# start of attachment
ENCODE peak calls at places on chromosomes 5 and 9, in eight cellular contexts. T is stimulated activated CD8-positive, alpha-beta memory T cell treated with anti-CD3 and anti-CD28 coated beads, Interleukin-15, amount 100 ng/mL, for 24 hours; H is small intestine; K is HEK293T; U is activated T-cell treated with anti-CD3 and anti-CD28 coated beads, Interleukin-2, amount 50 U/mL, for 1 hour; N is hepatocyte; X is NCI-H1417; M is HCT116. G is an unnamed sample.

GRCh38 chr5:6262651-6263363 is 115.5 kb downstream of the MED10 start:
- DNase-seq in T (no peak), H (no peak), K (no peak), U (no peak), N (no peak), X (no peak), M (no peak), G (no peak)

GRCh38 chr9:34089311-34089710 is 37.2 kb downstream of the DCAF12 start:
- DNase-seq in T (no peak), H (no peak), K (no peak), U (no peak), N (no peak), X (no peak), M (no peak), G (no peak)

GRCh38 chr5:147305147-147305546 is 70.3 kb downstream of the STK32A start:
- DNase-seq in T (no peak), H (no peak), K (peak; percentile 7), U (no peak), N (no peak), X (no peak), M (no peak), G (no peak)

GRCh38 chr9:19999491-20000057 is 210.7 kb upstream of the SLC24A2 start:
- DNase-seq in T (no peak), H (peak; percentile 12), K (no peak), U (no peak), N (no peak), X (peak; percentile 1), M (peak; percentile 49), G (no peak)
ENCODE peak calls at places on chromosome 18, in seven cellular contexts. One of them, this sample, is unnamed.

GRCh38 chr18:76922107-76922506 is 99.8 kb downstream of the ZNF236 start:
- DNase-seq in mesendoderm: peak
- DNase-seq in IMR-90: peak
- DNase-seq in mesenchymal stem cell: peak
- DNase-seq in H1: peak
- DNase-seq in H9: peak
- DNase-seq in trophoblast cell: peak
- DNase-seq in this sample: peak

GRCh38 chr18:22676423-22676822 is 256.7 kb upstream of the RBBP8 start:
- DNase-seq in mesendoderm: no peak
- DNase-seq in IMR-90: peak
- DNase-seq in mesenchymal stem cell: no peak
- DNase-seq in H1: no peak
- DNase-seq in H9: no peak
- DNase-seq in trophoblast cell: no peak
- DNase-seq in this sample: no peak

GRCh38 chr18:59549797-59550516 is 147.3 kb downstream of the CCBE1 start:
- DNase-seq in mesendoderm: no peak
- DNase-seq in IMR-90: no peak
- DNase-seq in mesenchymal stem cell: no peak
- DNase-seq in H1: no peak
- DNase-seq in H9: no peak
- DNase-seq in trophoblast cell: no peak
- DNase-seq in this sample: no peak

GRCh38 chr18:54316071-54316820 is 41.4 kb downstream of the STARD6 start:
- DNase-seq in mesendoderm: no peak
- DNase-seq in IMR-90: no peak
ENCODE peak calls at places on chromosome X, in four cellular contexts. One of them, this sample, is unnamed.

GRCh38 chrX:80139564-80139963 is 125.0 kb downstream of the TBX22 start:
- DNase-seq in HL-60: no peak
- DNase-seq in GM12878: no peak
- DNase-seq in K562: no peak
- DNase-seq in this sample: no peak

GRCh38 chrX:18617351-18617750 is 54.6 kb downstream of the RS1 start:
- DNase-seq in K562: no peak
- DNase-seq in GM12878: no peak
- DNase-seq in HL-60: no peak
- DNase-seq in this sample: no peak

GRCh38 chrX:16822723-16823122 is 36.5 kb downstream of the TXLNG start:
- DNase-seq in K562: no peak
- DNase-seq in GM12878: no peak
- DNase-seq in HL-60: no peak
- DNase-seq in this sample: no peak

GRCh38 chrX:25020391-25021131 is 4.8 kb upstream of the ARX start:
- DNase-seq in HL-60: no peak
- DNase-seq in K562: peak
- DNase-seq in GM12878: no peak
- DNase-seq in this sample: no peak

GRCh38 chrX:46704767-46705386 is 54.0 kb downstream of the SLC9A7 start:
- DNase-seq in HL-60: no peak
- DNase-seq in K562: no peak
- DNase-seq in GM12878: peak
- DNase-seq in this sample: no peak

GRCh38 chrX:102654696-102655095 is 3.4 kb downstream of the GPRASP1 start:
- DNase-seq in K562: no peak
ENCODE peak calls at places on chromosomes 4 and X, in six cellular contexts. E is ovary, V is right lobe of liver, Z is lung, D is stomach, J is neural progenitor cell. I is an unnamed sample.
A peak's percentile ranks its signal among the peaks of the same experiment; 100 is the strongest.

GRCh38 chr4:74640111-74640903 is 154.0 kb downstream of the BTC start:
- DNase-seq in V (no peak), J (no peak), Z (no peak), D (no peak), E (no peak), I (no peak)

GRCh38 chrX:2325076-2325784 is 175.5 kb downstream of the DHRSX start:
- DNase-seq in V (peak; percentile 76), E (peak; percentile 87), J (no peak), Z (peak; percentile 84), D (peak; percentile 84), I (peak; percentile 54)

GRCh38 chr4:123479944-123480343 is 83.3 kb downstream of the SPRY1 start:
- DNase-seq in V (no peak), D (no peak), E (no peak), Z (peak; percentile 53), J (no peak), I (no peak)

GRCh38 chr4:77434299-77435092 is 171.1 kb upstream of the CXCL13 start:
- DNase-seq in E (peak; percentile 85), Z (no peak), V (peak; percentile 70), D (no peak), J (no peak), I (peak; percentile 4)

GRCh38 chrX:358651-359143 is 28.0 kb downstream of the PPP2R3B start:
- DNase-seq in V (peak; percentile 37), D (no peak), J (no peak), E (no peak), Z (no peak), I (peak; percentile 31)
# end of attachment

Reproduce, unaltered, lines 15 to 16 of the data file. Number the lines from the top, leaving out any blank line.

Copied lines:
- DNase-seq in H1: peak
- DNase-seq in H9: peak